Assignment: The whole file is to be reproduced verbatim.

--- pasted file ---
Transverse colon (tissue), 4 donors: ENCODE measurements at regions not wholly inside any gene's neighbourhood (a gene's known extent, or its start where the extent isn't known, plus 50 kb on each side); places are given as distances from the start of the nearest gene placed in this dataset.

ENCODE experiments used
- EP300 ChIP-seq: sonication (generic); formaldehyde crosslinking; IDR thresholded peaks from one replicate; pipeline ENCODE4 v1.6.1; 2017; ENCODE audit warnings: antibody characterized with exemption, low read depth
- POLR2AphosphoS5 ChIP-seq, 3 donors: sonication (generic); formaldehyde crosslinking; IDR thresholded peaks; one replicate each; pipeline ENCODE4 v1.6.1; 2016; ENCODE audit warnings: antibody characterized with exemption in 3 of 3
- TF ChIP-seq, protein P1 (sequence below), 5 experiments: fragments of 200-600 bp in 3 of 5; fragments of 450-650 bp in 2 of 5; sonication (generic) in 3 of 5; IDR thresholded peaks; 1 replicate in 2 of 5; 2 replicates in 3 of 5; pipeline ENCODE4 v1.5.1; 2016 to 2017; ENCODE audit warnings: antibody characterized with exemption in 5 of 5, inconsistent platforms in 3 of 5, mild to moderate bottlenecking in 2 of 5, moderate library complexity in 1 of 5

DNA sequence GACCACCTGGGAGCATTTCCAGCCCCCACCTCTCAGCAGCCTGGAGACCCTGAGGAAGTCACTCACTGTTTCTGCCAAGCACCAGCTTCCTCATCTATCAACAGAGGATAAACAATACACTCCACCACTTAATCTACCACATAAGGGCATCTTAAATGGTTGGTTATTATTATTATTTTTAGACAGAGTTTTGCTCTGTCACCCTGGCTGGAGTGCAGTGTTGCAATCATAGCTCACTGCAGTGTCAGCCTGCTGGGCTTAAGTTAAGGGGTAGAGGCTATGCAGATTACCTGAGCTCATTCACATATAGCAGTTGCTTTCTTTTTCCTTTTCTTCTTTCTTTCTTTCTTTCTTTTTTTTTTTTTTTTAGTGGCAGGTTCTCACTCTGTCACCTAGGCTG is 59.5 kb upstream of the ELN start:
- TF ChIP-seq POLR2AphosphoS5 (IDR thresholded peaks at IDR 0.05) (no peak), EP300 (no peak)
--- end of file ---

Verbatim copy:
Transverse colon (tissue), 4 donors: ENCODE measurements at regions not wholly inside any gene's neighbourhood (a gene's known extent, or its start where the extent isn't known, plus 50 kb on each side); places are given as distances from the start of the nearest gene placed in this dataset.

ENCODE experiments used
- EP300 ChIP-seq: sonication (generic); formaldehyde crosslinking; IDR thresholded peaks from one replicate; pipeline ENCODE4 v1.6.1; 2017; ENCODE audit warnings: antibody characterized with exemption, low read depth
- POLR2AphosphoS5 ChIP-seq, 3 donors: sonication (generic); formaldehyde crosslinking; IDR thresholded peaks; one replicate each; pipeline ENCODE4 v1.6.1; 2016; ENCODE audit warnings: antibody characterized with exemption in 3 of 3
- TF ChIP-seq, protein P1 (sequence below), 5 experiments: fragments of 200-600 bp in 3 of 5; fragments of 450-650 bp in 2 of 5; sonication (generic) in 3 of 5; IDR thresholded peaks; 1 replicate in 2 of 5; 2 replicates in 3 of 5; pipeline ENCODE4 v1.5.1; 2016 to 2017; ENCODE audit warnings: antibody characterized with exemption in 5 of 5, inconsistent platforms in 3 of 5, mild to moderate bottlenecking in 2 of 5, moderate library complexity in 1 of 5

DNA sequence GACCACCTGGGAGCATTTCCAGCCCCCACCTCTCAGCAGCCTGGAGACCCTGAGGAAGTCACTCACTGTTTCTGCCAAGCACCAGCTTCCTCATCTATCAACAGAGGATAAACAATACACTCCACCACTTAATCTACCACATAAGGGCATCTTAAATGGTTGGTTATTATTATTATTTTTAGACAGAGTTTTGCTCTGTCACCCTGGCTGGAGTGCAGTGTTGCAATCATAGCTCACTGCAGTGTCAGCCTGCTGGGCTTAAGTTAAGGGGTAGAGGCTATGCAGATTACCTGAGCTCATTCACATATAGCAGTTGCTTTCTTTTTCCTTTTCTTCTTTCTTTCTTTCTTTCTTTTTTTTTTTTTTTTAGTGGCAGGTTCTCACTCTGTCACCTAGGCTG is 59.5 kb upstream of the ELN start:
- TF ChIP-seq POLR2AphosphoS5 (IDR thresholded peaks at IDR 0.05) (no peak), EP300 (no peak)